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  • in vitro fertilization
  • gestational surrogacy
  • male factor infertility

In vitro fertilization (IVF) is a treatment procedure combining a woman's egg and a man's sperm outside the body, in-vitro ("in glass").

Normally, an egg and sperm are fertilized inside a woman's body. If the fertilized egg attaches to the lining of the womb and continues to grow, a baby is born about 9 months later. This process is called natural or unassisted conception.

The process involves monitoring and stimulating a woman's ovaries to produce several follicles

The process involves monitoring and stimulating a woman's ovaries to produce several follicles

A minor surgery, called follicular aspiration, is done to remove the eggs from the woman's ovaries.

The man's sperm is placed together with the best quality eggs. The mixing of the sperm and egg is called insemination.

Eggs and sperm are then stored in an environmentally controlled chamber. The sperm most often enters (fertilizes) an egg a few hours after insemination.

If the doctor thinks the chance of fertilization is low, the sperm may be directly injected into the egg. This is called intracytoplasmic sperm injection (ICSI).

When the fertilized egg divides, it becomes an embryo. Laboratory staff will regularly check the embryo to make sure it is growing properly. Within about 5 days, a normal embryo has several cells that are actively dividing.

Embryos are placed into the woman's womb 3 to 5 days after egg retrieval and fertilization.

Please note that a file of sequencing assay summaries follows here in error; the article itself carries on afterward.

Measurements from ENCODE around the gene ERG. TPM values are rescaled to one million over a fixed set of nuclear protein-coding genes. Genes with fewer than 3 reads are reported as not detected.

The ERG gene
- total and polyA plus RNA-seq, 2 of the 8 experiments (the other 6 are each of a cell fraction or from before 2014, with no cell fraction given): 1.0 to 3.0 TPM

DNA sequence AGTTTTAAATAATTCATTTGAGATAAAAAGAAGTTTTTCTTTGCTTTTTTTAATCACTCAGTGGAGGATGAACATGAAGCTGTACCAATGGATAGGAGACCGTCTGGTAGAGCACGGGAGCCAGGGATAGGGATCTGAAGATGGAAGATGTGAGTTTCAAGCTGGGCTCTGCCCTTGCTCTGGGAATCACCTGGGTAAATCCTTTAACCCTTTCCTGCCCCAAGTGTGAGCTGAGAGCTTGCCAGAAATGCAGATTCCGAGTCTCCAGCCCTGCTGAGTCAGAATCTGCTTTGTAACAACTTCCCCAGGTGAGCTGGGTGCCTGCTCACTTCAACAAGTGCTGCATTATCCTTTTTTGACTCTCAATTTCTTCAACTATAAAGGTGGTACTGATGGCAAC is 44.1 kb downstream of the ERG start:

The procedure is done while the woman is awake. The doctor inserts a thin tube (catheter) containing the embryo into the woman's womb. If an embryo sticks to (implants) in the lining of the womb and grows, pregnancy results.

Indications for IVF

IVF is done to help a woman become pregnant. It is used to treat many causes of infertility, including:

  • Advanced age of the woman (advanced maternal age)
  • Damaged or blocked Fallopian tubes
  • Endometriosis
  • Male factor infertility, including decreased sperm count and blockage
  • Unexplained infertility

After Transfer

After embryo transfer, the woman may be told to rest for the remainder of the day. Most women return to normal activities the next day.

Women who undergo IVF must take daily shots or pills of the hormone progesterone for 8 to 10 weeks after the embryo transfer. Progesterone is a hormone produced naturally by the ovaries that prepares the lining of the uterus (womb) so that an embryo can attach. Progesterone also helps an implanted embryo grow and become established in the uterus. A woman may continue to take progesterone for 8 to 12 weeks after becoming pregnant. Too little progesterone during the early weeks of pregnancy may lead to miscarriage.

About 12 to 14 days after the embryo transfer, the woman will return to the clinic so that a pregnancy test can be done.

A technique called in vitro fertilization (IVF) now makes it possible to gather eggs from the mother, fertilize them with sperm from the father, and place the embryo into the uterus of a gestational surrogate also called the gestational carrier. The surrogate then carries the baby until birth

Infertility is fairly common. Some 15 percent of couples who desire a child are unable to conceive. are infertile. In a third of these couples, male infertility plays a cause.

Science meets compassion

Our Physicians

Dr. Yemi Adesanya-Famuyiwa

Medical Director

Dr. Oluyemisi (Yemi) Famuyiwa, the founder of the Montgomery Fertility Center in Rockville, Maryland. Dr. Famuyiwa is also the Associate Clinical Professor of Obstetrics and Gynecology at George Washington University...

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Dr. Jinping Liu,

Laboratory Director

Dr. Liu became part of the Montgomery Fertility Center team in 2015. She graced us with extensive experience in the field of assisted reproductive technology, human embryology and andrology. Dr....

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